Ultimate Fighting Championship (UFC) Featherweight scrappers Alex Caceres and Kron Gracie will go to war this Sunday (Feb. 17, 2019) at UFC on ESPN 1 from inside Talking Stick Resort Arena in Phoenix, Arizona.
Caceres has faced several ups-and-downs in his career, including a brief point in 2014 where he was nearly considered a contender. There have been some bad losses as well, but the results are still somewhat impressive if you consider his longevity: “Bruce Leeroy” carries a record off 9-9 (1) into this bout, which will be his twentieth for the promotion. Gracie, meanwhile, is just four fights into his professional career and the latest Gracie to join UFC’s roster. He’s also one of the most decorated, most notable for his 2013 ADCC run that saw him defeat all opponents via submission to take gold. Plus, Gracie has already faced some solid competition given his experience and performed quite well in Japan.
Let’s take a closer look at the keys to victory for each man:
Record: 14-11 (1)
Key Wins: Cole Miller (UFC 199), Sergio Pettis (UFC on FOX 10), Roland Delorme (UFC 165), Martin Bravo (TUF 27 Finale)
Key Losses: Yair Rodriguez (UFC Fight Night 92), Jason Knight (UFC on FOX 23), Francisco Rivera (UFC Fight Night 68), Urijah Faber (UFC 175)
Keys to Victory: Caceres is one of the most creative and active strikers on the roster. That doesn’t always equate to wins, though, as sometimes Caceres is dancing too much and guarding his chin too little. Still, the rangy Southpaw is a better kickboxer than most of his competition, and his Brazilian jiu-jitsu has become a strength over the years.
In this bout, movement is absolutely key for Caceres. Gracie is a training partner of the Diaz brothers, and what do the Stockton sluggers hate more than anything else? Footwork and direction changes! Gracie boxes in the same aggressive, front-foot-heavy manner of the two. Constantly making him turn and circle will allow Caceres to land counters and kicks, as well as avoid Gracie’s attempts to close distance with the clinch. Body shots and low kicks would also be smart here. As Gracie advances, Caceres should be trying to sap his energy and force the black belt to accept a kickboxing match. If Gracie lets his foot off the gas because he’s tired of walking into hard kicks, that will make Caceres’ life much easier.
Key Wins: Tatsuya Kawajiri (Rizin World Grandprix 2016: Final Round), Hideo Tokoro (Rizin World Grandprix 2016: First Round)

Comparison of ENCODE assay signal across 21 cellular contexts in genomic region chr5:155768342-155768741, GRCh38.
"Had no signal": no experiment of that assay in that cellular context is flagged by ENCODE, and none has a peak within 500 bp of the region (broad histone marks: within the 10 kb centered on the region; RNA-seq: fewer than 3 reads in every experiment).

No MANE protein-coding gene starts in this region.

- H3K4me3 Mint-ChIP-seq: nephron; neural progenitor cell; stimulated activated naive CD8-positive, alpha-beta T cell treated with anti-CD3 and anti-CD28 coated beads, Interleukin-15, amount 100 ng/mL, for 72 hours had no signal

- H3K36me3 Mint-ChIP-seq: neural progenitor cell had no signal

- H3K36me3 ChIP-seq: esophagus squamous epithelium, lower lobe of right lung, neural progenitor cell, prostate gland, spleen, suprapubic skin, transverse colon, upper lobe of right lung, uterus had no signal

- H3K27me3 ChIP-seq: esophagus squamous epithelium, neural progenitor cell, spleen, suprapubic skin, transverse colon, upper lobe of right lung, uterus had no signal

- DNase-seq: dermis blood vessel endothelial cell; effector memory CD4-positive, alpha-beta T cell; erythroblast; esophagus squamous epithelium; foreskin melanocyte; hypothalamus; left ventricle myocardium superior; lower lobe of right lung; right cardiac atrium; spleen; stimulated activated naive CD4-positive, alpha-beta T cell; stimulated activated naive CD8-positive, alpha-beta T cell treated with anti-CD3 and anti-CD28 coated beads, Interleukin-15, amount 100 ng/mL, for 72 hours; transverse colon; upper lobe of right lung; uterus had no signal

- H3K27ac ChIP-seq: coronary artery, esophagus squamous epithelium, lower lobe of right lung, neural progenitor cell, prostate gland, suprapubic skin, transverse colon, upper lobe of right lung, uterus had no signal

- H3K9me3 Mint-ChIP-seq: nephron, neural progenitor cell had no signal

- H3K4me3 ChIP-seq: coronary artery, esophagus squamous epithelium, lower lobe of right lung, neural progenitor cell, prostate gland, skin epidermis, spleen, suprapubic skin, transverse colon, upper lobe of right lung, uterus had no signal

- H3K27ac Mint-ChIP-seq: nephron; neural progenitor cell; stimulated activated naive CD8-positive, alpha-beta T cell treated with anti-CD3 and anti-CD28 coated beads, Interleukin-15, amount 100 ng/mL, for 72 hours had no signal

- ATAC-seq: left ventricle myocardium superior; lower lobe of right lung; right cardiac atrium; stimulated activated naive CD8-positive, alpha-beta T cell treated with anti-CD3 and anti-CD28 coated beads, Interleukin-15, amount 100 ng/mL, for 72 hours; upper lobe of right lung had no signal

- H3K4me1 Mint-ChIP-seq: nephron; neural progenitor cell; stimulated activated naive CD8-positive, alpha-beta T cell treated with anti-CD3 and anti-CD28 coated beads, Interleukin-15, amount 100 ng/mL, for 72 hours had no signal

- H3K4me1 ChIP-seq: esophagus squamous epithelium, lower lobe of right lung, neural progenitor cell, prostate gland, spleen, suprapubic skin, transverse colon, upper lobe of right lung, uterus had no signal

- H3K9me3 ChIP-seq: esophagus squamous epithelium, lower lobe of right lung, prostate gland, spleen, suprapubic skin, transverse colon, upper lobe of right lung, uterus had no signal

Key Losses: None
Keys to Victory: Kron Gracie is not afraid to throw punches or get hit. He’s not the most subtle kickboxer or defensive mastermind either, but Gracie walks down his opponents with combinations and latches onto the clinch to dirty box quite effectively. Then, he’ll either pursue the takedown or pull guard to bring his incredible grappling into play.
Gracie’s approach to fighting is all about forcing his foe to make a mistake. He pushes the pace hard — Gracie has taken the Diaz approach to conditioning as well (running triathlons) — and stays in his opponents’ faces, eventually forcing them to give Gracie an opportunity on the mat.
Caceres does not have 11 losses on his record because he’s immune to mistakes. If Gracie focuses on closing the distance with power shots, he will land. The more Gracie lands, the more likely he’ll be able to toss Caceres to the mat immediately after. Even if he doesn’t land a takedown, Gracie is quite good at pulling guard and either doing damage or landing a submission from there.
Should Gracie keep his activity high, he’s probably going to catch Caceres sooner than later.
Bottom Line: It’s fun to have Kron Gracie on the roster.
As mentioned, the 30-year-old Caceres is deep into his UFC career. At this point, a sudden title run is incredibly unlikely unless something drastic changes. Instead, Caceres has fulfilled the role of gatekeeper, taking on up-and-comers and fun fights. Gracie is both, and even though it’s relatively high-profile, Caceres’ job in unchanged in victory or defeat.
It’s always hard to tell with the Gracies what their objective is. Does Kron Gracie want to be the best in the world, a UFC champion? Or does he want to prove jiu-jitsu’s effectiveness in 2019? The answer will reveal itself when we see if Gracie’s boxing or wrestling have improved since his last fight more than two years ago.
Should Gracie be aiming for the top, that’s exciting. He’s 30 years old himself, but without the wear of nearly 30 fights like Caceres, meaning there’s time for him to grow into a contender. Gracie has already proven himself talented, but to see him really commit to mixed martial arts (MMA) would be fantastic.
At UFC on ESPN 1, Alex Caceres and Kron Gracie will square off. Which man will have his hand raised?